Have you ever wondered about your last name origin? What is the meaning of your last name
and where did it came from? Last
names, also known as surnames have become an object of fascination for many people
studying their family history. Hopefully,
this article will shed a little light on the history of how these names came to be. You might be surprised at how far back in history your name originates and feel a deeper sense of your family heritage.
Last names began to be used in Europe in the 12th century to distinguish people with the same first name from one another. In those days, people rarely ever traveled more than a couple of miles from their birthplace, so the use of first names was sufficient.
As families grew larger and villages expanded their populations, the old way became inadequate. Tax collection was the main driver as tax payers needed to be differentiated from one another. Surnames were taken, often originating as a person’s nickname, and passed down from father to children over the many generations. The last name you inherited at birth represents your family’s heritage, unless it was legally changed somewhere along the way.
There are many different last name origins, but the most common ones fall into several distinct categories:
Many family names are derived from the name of a male ancestor. Examples include Donaldson (son of Donald), Fitzpatrick (son of Patrick) and Anderson (son of Ander).
Such names are essentially the name of the father, sometimes with a suffix or prefix to denote the name as a patronym. For example, Armenian patronyms typically end in -ian, Polish patronyms end in -ski and Irish patronyms begin with Fitz-.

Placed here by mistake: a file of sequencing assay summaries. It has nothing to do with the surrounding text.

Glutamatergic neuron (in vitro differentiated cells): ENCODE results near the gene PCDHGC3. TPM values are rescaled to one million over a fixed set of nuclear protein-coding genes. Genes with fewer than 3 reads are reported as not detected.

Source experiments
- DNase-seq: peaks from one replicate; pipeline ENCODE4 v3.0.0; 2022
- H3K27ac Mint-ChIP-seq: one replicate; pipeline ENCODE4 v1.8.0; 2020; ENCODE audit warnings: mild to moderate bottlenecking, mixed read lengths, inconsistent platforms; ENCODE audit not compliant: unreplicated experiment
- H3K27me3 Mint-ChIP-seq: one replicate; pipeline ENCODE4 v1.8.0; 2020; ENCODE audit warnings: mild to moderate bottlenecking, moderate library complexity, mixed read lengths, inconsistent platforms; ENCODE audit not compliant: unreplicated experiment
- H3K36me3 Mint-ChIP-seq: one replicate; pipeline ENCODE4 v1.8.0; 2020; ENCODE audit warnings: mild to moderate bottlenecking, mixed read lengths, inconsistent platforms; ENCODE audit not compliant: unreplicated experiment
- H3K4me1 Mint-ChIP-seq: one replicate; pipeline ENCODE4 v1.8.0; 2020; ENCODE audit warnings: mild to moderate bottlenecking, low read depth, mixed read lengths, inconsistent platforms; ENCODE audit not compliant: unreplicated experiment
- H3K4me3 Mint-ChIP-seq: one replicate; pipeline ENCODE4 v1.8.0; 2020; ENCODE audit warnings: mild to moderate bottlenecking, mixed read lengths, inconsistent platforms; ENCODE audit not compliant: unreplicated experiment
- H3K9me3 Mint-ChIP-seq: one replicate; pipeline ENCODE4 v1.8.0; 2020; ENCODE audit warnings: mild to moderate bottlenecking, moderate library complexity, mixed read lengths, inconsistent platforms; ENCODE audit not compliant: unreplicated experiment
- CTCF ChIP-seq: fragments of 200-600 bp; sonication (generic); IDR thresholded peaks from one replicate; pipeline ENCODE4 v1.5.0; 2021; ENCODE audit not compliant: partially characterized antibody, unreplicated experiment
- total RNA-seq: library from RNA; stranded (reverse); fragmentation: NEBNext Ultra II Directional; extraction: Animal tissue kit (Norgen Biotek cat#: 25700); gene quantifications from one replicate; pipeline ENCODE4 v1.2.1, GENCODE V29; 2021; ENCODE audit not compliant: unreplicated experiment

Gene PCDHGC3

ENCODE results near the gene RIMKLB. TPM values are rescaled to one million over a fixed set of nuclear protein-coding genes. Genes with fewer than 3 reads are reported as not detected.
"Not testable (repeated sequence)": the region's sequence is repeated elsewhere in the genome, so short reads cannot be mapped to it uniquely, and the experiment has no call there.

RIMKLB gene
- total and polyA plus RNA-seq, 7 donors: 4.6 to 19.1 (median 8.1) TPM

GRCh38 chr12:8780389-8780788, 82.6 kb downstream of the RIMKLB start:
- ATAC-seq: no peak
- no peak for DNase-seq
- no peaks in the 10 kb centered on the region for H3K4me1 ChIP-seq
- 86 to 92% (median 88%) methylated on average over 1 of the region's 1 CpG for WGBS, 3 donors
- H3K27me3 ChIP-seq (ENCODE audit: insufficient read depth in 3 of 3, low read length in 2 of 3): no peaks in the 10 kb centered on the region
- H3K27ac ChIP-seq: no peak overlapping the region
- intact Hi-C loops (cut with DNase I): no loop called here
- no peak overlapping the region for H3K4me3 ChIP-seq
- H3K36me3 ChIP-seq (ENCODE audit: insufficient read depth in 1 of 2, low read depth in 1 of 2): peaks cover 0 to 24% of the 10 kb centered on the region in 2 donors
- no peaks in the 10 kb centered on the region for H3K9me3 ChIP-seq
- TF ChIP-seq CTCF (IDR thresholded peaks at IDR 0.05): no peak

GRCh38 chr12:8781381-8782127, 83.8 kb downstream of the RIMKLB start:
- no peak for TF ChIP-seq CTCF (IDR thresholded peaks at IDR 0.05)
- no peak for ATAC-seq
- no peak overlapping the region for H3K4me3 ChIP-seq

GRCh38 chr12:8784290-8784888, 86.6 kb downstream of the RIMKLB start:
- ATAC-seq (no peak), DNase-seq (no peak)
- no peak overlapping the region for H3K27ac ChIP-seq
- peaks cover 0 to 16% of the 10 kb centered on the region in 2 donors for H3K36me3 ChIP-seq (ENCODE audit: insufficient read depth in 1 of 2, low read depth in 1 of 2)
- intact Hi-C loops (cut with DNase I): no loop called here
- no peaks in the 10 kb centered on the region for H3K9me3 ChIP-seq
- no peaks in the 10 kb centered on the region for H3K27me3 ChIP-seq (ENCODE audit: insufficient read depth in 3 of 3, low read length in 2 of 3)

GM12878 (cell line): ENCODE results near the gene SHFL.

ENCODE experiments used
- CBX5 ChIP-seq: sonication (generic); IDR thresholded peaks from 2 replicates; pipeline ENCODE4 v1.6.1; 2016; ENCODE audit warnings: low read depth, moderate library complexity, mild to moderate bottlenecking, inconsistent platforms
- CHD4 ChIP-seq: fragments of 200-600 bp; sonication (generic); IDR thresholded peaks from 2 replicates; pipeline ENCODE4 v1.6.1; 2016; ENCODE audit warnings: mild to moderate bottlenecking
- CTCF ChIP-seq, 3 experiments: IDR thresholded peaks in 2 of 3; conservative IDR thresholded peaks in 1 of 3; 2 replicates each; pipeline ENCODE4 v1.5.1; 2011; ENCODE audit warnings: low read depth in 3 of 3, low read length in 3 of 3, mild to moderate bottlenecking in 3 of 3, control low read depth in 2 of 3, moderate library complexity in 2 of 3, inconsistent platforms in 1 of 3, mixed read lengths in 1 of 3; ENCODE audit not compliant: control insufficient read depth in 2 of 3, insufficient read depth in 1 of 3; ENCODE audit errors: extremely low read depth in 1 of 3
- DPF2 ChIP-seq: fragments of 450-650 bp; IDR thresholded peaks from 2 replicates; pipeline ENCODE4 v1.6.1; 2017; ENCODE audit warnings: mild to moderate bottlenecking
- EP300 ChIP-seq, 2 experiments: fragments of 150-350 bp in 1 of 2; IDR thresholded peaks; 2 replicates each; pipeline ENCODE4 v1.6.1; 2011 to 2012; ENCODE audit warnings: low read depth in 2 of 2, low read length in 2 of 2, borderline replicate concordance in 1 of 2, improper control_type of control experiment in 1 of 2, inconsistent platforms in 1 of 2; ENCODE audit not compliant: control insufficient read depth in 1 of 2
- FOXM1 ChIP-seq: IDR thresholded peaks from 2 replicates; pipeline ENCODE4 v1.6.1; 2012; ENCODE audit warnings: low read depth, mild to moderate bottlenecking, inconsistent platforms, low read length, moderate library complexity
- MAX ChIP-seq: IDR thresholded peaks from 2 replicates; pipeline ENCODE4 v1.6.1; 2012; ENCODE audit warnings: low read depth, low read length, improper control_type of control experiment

Family names can also be derived from the occupation of an ancestor. Some examples include Carpenter, Barber, Smith, Brewer and Fisher.
Topographical family names can be derived from features of the landscape or the name of a place. Examples include Townsend, Forest, Hill, London and Underwood.
Descriptive family names are derived from a unique quality or physical feature of an ancestor. Examples include Goodson, Broadhead, White, Armstrong, and Young.
Unfortunately, it is not possible to prove the origin of all surnames, but it is possible to make an educated guess in some cases. For example, let’s examine my family’s name of Hoesl, spelled Hösl in German. The name Hoesl appears to originate from the old German word “hosa” meaning a “garment for the legs” or what is now known as trousers. The original bearer of this name might have tailored trousers or the name used as a nickname for the trousers the bearer was known to wear.
Since the vast majority of last names were derived from
occupation names, geographic and topological descriptions and personal traits,
it is important to look there first for clues.
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